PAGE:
Yes , the country needs a post-Coivid recovery as soon as possible . But is the government and its propaganda media realistic ,honest and humble enough to reveal the truth that recovery can only be achieved stage by stage with time? The most valuable asset of NHS is all the frontline staff ( doctors, nurses , paramedics, list goes on) . How are they being treated right now ? That is a question not just for politicians but all policy makers , stakeholders , academics etc living currently at the top of the ivory tower .

Simon Price 11 May, 2022 6:52 pm

There is no fundamental difference between GP’s and hospital specialists. Most GP’s could provide most specialist care with suitable time and training. What GP’s cannot do is be GP’s and specialists. Something has to give. So a GP specialist cannot provide GP services and specialist services at the same time. Could someone let Government know please!

Vinci Ho 13 May, 2022 12:15 pm

I had just read the article currently most commented on this platform ‘ Two thirds of GPs providing specialist mental health support beyond their competence’ and left my comment under that
But I think it is also appropriate to copy and paste my comment under the article as well 👇

(1) It is not just mental health. This survey captured exactly the ideology of Jaimie’s editorial right now : ‘’The [insert specialty here] referrals crisis’’ ( I had laid down my comment under the article)
We , NHS GPs, always have the code ,conscience and capability to travel the furthest distance to help our patients , especially those with multiple complex problems .
But ( always a but), competence is another matter and will become a serious problem (occasionally disaster) if GPs are forced to go beyond their boundary of competence because they really want to save their patients despite a totally broken system . (thanks to our politicians , stakeholders , certain ignorant and/or devious media and even the a academic up the ivory tower ) .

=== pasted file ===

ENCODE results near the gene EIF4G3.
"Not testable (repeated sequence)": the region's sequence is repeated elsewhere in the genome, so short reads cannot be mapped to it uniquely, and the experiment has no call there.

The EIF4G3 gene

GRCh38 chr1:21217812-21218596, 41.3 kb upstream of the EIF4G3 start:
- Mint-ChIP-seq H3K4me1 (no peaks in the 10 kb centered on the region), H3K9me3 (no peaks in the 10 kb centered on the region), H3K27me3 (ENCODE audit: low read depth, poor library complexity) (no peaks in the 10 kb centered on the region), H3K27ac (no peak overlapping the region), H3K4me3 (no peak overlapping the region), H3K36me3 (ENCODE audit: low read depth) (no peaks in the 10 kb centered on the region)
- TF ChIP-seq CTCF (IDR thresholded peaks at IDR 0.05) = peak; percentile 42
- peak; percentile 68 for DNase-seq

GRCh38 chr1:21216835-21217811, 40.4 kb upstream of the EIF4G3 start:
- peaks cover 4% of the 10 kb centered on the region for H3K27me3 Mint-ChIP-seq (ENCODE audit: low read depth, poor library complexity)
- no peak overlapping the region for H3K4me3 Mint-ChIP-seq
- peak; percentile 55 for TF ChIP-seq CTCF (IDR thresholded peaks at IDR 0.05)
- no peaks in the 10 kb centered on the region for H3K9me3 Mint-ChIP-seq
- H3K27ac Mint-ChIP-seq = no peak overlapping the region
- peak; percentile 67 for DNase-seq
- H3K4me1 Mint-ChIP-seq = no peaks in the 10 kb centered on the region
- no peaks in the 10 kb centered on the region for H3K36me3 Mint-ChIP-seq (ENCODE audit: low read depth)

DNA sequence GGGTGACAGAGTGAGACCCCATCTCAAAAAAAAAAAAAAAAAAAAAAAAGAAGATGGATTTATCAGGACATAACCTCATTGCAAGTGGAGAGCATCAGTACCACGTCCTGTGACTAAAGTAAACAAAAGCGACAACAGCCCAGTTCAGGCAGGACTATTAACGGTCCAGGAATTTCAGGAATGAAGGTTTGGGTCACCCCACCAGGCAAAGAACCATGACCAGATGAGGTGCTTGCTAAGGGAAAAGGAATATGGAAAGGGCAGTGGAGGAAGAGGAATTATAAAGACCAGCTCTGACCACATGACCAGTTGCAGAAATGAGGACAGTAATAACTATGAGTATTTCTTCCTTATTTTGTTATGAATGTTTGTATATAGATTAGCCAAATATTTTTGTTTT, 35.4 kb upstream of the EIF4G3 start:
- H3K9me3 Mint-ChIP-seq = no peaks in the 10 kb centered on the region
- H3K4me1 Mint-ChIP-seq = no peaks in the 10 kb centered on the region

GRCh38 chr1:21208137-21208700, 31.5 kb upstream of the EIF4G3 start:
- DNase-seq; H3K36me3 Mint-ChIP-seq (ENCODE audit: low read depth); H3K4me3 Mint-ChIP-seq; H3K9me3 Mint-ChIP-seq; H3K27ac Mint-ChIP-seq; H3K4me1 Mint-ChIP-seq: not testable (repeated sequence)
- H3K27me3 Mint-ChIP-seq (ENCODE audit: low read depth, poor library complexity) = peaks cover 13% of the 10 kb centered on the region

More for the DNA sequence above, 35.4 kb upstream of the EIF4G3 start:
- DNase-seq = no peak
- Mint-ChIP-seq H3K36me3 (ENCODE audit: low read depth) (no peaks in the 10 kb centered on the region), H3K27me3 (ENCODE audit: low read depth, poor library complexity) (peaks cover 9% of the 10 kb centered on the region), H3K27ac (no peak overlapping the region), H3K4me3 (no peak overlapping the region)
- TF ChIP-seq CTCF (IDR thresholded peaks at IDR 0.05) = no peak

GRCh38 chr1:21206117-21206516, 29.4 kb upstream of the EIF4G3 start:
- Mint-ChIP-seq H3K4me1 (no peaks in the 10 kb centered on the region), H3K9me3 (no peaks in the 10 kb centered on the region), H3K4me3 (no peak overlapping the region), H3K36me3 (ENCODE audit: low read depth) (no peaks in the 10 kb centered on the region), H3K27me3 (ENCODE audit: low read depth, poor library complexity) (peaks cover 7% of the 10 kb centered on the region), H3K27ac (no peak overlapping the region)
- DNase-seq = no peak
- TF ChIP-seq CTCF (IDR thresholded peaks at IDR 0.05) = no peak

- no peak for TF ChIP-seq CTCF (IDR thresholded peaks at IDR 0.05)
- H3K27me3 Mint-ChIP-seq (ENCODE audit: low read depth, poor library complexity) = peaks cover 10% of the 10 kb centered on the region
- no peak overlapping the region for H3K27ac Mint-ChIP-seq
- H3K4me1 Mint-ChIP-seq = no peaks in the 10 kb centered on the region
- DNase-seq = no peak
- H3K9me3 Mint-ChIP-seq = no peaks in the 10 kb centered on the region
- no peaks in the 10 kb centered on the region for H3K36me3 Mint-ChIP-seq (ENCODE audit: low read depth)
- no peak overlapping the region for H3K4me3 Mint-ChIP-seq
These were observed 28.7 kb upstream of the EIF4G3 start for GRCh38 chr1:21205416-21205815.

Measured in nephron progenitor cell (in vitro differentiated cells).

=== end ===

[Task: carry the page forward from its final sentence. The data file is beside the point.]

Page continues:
One of the main principles laid down by GMC about going beyond a clinician’s competence is crystal clear .
(2)If you are a Star Wars fan , you would remember why the Jedi knights were extinguished , exterminated completely( leaving one last one) not because they were ‘bad’ and did the wrong things . They were destroyed exactly by duplicitous , power-thirst political enemies obsessed with the dark side .
(3) Coming back to our reality , I accept the argument , ‘’There is no fundamental difference between GP’s and hospital specialists. Most GP’s could provide most specialist care with suitable time and training.’’ And there are indeed many good GP with extended interests with ample knowledge in different specialties.
I , myself , had a diploma and master degree (Cardiff University) in practical dermatology and used two dermoscopy machines everyday .
But I will NEVER call myself a specialist . I remain as a generalist because of both the ethos and telos of a generalist . Generalists are there to practise the ‘art of medicine’ not just the science .
However , when it comes to safety , the art is exactly about getting special help sooner rather than later when things appear to be more ‘complicated’ . This system is currently failing us(all frontline colleagues ) and therefore our beloved patients .